Water Management

Where Does the
Water Go?
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Manage Water on jobsite

On-site water management


Retaining wall with drain

Retaining wall with drain


Retaining wall with drain vent

Retaining wall with drain vent

cross section drawing of drain


Managing Water on the Jobsite

Typical Retaining Wall Drain

Drains must be vented to daylight or connected to a storm sewer system.

All drain pipes must be protected from migration of fine material. Refer to approved plans for construction details.


The design and performance of most retaining walls are based on keeping the reinforced zone relatively dry. To ensure that retaining wall structures perform, the construction of the retaining wall and layout of the site must be based on maintaining a soil moisture content that is relatively low. Relatively low equates to the moisture content required to achieve desired compaction.

Site civil engineering firms utilize a thorough understanding of the site to determine where water will come from and how it will be properly managed. Throughout their design process, sources of water are taken into account to handle above and below grade concentrations of water.

Contractors must understand the intent of the approved site plans and what will be required to protect the area impacted by the wall construction. Temporary berms may be required to direct water away from construction sites.

Allan Block walls may be designed with an array of details to ensure that the retaining wall and reinforced soil structure remain free of excess moisture. Basic design details mandate toe drains for all walls over 4 ft. (1.2 m) in height, with slopes, or other structures above the wall. Once geogrid is introduced into the design, heel drains are also incorporated. In all cases wall rock is located within the cores of the block and a minimum of 12 in. (300 mm) behind the block. These three details are designed to remove incidental water within their respective locations and are not meant as primary drainage paths for above or below grade water management. Refer to your approved plans or the AB Spec Book for specific information on these items.

Grading

During retaining wall layout it is important to evaluate the entire site to determine if water will drain into the area where the walls will be constructed. Using simple berms and swales to divert the water around the retaining wall can be easily done. Since walls are often built before the site is completely graded to its final configuration, temporary grading must be in place to ensure water will not be draining towards the construction area. Contact the local engineer of record and the site civil engineer for directions prior to proceeding with construction of the retaining wall.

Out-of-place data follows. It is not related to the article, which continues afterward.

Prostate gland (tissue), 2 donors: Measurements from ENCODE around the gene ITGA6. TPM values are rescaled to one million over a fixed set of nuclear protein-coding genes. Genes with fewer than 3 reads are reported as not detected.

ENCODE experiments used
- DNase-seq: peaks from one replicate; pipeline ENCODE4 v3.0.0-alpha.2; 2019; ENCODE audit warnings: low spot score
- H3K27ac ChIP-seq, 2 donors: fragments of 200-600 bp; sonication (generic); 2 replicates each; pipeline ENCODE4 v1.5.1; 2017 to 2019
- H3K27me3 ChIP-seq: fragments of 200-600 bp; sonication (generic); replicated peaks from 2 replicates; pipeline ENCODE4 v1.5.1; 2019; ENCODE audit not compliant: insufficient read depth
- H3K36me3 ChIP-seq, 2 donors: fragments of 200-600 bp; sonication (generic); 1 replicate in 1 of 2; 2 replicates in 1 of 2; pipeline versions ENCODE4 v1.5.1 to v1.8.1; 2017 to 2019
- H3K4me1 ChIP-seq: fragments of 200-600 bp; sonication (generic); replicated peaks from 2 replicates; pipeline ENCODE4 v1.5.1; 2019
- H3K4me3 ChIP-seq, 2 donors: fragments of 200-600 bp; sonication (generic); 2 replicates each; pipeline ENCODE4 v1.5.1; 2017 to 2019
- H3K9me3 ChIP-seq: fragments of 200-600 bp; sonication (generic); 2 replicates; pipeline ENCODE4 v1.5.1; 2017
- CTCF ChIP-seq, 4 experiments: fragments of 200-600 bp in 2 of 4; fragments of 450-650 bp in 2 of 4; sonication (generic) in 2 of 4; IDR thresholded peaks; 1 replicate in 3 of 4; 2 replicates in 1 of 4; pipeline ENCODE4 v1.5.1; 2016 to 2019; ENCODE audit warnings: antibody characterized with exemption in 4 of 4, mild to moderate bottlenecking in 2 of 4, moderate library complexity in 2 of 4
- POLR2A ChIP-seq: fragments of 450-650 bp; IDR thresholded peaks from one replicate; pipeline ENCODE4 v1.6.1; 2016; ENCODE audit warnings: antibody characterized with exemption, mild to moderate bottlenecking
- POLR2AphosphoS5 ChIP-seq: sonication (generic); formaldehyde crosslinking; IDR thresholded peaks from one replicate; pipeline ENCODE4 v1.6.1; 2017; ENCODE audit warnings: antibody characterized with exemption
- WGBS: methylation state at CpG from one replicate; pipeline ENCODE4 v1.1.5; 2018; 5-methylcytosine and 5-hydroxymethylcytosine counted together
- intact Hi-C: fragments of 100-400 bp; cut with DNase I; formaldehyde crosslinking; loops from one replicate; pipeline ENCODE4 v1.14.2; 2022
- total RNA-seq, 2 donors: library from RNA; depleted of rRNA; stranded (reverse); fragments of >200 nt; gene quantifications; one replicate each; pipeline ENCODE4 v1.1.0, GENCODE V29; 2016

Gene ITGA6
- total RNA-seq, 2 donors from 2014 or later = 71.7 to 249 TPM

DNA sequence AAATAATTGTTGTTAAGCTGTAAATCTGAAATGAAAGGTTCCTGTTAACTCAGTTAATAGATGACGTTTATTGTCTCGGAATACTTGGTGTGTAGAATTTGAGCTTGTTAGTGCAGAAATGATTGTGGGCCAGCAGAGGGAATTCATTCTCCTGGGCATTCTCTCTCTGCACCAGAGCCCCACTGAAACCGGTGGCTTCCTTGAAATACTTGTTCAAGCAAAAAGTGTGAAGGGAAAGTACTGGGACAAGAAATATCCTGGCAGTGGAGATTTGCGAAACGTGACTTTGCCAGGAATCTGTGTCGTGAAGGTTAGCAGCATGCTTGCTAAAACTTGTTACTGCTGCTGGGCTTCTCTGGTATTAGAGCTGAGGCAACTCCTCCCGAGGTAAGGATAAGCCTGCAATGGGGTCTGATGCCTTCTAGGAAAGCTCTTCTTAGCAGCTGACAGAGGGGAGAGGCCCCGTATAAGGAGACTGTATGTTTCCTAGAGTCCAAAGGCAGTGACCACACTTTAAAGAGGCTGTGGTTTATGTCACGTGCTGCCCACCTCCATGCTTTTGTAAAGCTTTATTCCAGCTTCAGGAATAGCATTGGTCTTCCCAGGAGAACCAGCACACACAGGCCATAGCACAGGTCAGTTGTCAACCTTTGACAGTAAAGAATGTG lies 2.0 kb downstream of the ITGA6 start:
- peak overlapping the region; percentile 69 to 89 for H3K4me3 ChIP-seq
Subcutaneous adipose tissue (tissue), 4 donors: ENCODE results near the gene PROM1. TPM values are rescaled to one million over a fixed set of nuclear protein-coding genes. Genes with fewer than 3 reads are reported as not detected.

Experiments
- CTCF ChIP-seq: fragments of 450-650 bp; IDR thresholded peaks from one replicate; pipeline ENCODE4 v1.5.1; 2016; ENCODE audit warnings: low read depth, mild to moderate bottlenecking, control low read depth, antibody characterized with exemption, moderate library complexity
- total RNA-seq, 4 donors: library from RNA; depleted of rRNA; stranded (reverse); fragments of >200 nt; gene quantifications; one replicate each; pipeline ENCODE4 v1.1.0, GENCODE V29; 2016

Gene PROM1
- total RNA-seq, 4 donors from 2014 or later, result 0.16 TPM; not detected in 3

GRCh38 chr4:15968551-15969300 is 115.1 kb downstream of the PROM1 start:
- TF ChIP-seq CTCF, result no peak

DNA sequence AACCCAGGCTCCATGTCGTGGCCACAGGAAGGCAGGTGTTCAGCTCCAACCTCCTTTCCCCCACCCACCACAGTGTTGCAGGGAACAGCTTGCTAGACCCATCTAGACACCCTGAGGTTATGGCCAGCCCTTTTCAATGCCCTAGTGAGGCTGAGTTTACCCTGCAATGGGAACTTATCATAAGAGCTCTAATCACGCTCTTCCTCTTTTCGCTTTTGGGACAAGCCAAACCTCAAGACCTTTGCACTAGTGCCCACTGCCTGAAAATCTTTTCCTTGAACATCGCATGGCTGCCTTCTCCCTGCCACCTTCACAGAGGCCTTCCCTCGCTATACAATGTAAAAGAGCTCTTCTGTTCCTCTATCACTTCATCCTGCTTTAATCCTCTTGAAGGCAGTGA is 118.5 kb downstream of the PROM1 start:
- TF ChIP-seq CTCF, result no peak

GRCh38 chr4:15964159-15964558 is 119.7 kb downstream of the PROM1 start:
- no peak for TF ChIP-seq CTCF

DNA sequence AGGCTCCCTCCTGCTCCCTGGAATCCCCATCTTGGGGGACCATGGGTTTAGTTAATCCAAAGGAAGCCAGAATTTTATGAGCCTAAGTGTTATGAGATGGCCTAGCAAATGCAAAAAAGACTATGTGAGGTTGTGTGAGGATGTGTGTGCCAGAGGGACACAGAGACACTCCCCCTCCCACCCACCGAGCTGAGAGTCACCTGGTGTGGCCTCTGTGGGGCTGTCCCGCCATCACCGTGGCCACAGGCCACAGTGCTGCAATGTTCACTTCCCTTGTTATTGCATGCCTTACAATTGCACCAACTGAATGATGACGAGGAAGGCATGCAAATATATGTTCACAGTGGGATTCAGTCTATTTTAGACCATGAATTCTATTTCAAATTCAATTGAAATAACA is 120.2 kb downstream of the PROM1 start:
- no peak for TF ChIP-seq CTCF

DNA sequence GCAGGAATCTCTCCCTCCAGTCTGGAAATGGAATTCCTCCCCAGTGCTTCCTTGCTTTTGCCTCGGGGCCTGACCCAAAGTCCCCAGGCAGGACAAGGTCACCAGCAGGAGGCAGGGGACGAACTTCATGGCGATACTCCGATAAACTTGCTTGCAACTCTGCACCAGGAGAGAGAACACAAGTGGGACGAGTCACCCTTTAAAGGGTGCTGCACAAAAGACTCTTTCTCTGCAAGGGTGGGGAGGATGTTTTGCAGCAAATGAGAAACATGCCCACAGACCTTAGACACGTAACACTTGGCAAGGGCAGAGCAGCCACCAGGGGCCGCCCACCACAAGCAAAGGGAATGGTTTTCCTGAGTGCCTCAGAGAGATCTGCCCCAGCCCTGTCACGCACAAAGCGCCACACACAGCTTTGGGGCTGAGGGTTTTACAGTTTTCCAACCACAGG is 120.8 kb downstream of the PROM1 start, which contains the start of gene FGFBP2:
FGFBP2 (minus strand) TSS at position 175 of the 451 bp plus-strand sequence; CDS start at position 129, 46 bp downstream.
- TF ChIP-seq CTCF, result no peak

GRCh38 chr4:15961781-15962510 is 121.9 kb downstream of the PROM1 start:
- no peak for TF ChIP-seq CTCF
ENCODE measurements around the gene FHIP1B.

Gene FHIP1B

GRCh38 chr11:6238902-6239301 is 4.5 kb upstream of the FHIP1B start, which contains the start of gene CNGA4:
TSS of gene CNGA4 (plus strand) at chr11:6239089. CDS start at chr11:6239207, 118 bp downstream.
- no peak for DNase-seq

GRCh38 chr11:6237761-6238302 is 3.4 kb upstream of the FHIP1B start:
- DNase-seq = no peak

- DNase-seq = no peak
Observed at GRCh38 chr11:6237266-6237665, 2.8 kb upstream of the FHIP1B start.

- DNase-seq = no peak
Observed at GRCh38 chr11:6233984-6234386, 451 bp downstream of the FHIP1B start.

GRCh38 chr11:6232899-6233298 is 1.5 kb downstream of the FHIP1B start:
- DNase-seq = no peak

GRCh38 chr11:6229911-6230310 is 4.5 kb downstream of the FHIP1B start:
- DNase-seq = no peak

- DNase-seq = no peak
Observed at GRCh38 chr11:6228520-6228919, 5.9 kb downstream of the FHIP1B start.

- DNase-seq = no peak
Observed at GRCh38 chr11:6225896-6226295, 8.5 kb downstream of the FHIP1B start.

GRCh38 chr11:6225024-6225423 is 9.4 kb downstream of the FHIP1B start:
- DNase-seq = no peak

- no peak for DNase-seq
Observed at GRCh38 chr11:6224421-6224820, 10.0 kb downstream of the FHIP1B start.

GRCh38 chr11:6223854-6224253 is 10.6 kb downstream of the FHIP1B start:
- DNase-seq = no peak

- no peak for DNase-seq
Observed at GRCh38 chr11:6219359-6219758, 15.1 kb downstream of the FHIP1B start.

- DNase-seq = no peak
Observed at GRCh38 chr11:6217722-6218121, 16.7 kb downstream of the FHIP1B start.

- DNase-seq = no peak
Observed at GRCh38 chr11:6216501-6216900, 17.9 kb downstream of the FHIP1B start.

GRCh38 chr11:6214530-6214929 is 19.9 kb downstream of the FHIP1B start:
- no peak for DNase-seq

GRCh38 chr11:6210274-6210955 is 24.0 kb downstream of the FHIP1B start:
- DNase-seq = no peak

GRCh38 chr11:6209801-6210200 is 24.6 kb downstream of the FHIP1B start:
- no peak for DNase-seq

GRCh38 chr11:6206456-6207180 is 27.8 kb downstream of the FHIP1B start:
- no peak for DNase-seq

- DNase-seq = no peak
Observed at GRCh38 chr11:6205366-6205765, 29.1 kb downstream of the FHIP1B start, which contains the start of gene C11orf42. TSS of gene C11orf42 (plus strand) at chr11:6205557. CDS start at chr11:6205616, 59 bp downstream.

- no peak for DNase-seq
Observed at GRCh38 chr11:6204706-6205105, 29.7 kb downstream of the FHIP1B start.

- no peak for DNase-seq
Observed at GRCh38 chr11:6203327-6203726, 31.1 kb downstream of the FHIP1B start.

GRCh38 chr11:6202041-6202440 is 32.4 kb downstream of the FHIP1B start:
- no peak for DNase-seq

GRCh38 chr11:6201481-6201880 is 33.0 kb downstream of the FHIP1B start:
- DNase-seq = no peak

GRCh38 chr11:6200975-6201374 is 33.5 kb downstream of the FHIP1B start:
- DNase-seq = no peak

Ground Water

Chimney Drain

Chimney Drain

Blanket Drain

Blanket Drain

Vent Drain with Pipe Option

Vent Drain with Pipe Option

Ground water can be defined as water that occurs within the soil. Sources include surface infiltration, water table fluctuation and layers of permeable soils. Ground water movement must be prevented from coming in contact with the retaining wall structure, including the reinforced soil mass.

Construction details to prevent subsurface water from coming in contact with the retaining wall structure should be defined on the approved plans. Use blanket and chimney drains to intercept ground water from potentially infiltrating the reinforced mass. When ground water is encountered during construction work with the engineer of record to ensure that the water has been accounted for in the design.

Extra care must be employed to prevent water from entering the reinforced zone when non-permeable infill soils are used in wall construction.

Drain pipes used in toe or heel drain applications must be properly vented a minimum of every 50 ft (15 m). Methods to accomplish this include having drain pipes draining into the storm sewer system or vented to a lower elevation on the site. See approved plans for locations.

When venting to a lower elevation, it is important that all drain locations are properly marked during the construction phase and protected during and after the completion of the project to ensure that the drain pipe is not damaged or plugged. Rodent screens and concrete collars are examples of details employed to allow for water to flow through the outlet pipes and keep the pathway clear of debris. If details are not identified on the plans, request guidance from the local engineer or the site civil engineer.

Concentrated Water Sources

Prior to constructing the retaining wall, review drainage plans and details with the general contractor or site civil engineer to identify all potential sources of concentrated water.

Examples that must be accounted for are:


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